An encrypted ext4 container will always leak the superblock information.
So encrypting an unencrypted metadata file system like ext4 is inherently vulnerable because it instaleaks?
Shouldn't it then be an absolute requirement to do at least double encryption to prevent this (so that the outer encryption maps to random looking encrypted data, which is the second encrypted container of the actual file system)? Or does the nature of the encryption algorithm (like serpent-xts-plain64 with a 512 bit key) solve this by making decyption entirely unfeasible even knowing the data-->encrypted data vector?

  • Almost also requires an ext4 update to make some very static metadata to be entirely dynamic in terms of location?
    – user145453
    Apr 27, 2022 at 18:08
  • Are you asking about how metadata encryption can be implemented? Or if your question is whether or not have pointers to encrypted data is a risk: that doesn't make encryption automatically decryptable, regardless of the algorithm (though maybe I'm misunderstanding? What exactly are you concerned about leaking?). Also, I believe Veracrypt has layered encryption features like what you were proposing.
    – belkarx
    Apr 27, 2022 at 18:40
  • Ext4 by default has 1024 bytes of padding at the very beginning of the partition. So it's lots of zeros right on the first couple of blocks. Which means you can get the key right away on any symmetric cipher.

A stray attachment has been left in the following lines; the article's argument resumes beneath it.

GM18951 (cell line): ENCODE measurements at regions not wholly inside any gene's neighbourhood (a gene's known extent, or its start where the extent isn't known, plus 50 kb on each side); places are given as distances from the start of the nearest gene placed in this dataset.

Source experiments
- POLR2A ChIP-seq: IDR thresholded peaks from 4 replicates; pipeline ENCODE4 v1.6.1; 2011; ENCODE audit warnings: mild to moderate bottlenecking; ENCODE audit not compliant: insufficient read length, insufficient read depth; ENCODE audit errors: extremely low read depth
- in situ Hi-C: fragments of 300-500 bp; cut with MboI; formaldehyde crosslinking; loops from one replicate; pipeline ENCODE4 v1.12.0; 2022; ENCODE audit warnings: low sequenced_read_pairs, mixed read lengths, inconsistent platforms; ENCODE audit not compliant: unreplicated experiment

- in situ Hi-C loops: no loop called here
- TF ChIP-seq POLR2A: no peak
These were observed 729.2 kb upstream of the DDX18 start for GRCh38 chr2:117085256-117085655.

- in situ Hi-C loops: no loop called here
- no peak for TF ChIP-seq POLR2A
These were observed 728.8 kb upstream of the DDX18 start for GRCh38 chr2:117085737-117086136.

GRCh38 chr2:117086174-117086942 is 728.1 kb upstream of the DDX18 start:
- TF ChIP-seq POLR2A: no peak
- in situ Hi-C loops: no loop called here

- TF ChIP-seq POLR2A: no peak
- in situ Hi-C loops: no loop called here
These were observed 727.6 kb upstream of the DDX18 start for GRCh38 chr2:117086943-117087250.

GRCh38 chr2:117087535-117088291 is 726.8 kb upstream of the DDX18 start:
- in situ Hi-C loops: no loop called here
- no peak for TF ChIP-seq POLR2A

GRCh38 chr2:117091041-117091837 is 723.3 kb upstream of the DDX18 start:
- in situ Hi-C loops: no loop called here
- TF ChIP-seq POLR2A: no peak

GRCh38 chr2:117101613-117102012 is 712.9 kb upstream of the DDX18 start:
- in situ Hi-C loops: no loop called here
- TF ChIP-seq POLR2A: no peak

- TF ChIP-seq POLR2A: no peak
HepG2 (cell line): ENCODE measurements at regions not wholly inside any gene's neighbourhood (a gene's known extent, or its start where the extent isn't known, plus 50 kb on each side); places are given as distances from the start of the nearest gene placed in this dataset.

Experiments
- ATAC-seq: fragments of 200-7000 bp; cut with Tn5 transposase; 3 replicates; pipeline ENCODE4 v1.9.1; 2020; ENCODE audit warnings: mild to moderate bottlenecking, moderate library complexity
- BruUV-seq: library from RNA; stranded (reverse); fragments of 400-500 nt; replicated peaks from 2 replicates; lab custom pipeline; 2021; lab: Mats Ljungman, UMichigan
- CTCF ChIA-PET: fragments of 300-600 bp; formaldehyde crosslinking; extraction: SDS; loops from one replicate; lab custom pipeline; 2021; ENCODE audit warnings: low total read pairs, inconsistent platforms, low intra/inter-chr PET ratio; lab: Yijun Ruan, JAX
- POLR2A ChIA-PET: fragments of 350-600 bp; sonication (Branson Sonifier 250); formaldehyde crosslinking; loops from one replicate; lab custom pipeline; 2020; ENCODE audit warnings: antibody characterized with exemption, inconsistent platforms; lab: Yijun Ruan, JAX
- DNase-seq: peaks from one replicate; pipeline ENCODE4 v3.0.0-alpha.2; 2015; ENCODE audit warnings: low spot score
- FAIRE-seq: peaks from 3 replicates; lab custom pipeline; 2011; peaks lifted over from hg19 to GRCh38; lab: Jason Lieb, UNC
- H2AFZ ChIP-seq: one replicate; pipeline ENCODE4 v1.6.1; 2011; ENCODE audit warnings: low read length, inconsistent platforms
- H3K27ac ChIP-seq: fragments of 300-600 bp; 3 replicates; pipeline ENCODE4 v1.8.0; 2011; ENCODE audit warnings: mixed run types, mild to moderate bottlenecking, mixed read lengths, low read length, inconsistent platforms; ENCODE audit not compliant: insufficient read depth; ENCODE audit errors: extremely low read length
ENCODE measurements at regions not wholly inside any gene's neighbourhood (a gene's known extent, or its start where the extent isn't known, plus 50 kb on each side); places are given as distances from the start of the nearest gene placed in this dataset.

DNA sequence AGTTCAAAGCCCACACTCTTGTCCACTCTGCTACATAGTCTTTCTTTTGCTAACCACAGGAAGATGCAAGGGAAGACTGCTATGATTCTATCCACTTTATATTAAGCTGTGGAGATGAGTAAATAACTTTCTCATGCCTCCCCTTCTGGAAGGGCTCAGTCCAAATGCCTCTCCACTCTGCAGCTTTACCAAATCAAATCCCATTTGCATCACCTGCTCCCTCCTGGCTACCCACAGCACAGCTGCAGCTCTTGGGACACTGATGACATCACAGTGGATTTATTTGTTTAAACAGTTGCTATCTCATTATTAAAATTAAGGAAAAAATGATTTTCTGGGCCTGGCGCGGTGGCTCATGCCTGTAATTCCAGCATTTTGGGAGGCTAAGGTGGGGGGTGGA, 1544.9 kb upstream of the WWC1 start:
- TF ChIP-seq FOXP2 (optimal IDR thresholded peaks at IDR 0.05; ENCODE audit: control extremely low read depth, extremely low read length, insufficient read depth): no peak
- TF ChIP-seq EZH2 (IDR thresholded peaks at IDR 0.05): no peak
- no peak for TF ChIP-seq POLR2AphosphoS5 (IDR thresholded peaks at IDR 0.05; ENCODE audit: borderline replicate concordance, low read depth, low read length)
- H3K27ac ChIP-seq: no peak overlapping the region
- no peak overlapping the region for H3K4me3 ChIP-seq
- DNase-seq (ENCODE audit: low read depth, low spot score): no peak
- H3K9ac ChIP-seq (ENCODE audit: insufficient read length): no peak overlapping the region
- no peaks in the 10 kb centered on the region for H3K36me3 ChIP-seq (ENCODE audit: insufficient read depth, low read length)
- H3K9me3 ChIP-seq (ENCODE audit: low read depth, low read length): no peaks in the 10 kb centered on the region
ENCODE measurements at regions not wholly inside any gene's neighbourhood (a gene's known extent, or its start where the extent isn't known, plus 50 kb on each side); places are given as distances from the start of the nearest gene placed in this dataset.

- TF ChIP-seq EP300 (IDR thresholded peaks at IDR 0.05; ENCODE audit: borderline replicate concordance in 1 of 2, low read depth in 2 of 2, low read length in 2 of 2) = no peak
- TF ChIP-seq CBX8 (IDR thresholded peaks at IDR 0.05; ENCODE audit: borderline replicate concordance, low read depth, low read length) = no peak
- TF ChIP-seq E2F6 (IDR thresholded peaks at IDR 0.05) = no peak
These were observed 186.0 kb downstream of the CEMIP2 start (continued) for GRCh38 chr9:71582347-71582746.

– user145453
    Apr 27, 2022 at 21:12
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    Isn't that a different problem? How does that relate to the exposure of the superblock?
    – belkarx
    Apr 28, 2022 at 0:12
  • AES is resistant in general to known-plaintext attacks (crypto.SE: Why is AES resistant to known-plaintext attacks?). Is there something about zeros specifically that allows a key-recovery attack? Almost certainly not, or that would be a major weakness in block-level encryption of whole partitions, so it would be surprising if there's a problem nobody's noticed until now. (Or it's something that disk-encryption software has to work around somehow with a special case.) Apr 28, 2022 at 4:38

1 Answer 1


As a practical matter, every encrypted data container is going to have some sort of unencrypted (but possibly authenticated) metadata to help identify it and extract important information, like algorithms and parameters used. There are some steganographic containers that don't have this, but in most cases, we assume the attacker knows that our data is encrypted and with what algorithms, and they cannot decrypt the data more easily than with brute force, and having this metadata makes life simpler.

If you're using ext4 built-in encryption, then you have the problem that the superblock is exposed. However, most people don't use that; they use LUKS to encrypt the entire partition and therefore the entire file system is encrypted. If exposing the superblock information is a problem for you, then LUKS is the way to go. Note, however, that LUKS also has a header which contains metadata about the encrypted contains, but it probably exposes less data than the ext4 superblock.

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